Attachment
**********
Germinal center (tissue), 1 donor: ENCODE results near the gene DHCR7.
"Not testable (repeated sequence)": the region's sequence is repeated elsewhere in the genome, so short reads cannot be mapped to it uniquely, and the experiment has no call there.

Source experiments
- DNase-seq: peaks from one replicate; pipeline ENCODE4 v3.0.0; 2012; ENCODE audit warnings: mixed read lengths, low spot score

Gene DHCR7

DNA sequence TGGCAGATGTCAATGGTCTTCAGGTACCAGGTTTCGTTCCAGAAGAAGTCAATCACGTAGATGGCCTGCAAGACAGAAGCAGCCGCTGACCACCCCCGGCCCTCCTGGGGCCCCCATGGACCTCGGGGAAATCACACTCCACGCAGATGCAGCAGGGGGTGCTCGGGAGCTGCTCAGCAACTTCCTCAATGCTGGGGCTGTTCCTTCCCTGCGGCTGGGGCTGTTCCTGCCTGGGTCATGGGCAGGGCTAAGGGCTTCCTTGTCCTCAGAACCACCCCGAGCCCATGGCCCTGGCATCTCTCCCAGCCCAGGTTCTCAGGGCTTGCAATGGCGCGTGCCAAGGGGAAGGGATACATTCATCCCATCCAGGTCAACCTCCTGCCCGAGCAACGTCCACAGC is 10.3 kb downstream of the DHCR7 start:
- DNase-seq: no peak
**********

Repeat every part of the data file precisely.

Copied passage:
Germinal center (tissue), 1 donor: ENCODE results near the gene DHCR7.
"Not testable (repeated sequence)": the region's sequence is repeated elsewhere in the genome, so short reads cannot be mapped to it uniquely, and the experiment has no call there.

Source experiments
- DNase-seq: peaks from one replicate; pipeline ENCODE4 v3.0.0; 2012; ENCODE audit warnings: mixed read lengths, low spot score

Gene DHCR7

DNA sequence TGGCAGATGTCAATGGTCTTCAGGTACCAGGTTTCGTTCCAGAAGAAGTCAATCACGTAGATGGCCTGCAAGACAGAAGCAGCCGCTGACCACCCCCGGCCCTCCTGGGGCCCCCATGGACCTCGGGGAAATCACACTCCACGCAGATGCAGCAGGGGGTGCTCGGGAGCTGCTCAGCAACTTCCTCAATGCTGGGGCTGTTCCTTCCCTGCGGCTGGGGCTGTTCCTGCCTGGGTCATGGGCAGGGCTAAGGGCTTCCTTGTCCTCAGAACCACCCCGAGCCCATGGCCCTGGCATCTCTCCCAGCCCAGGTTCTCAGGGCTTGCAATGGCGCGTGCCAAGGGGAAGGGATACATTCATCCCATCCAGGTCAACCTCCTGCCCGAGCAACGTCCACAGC is 10.3 kb downstream of the DHCR7 start:
- DNase-seq: no peak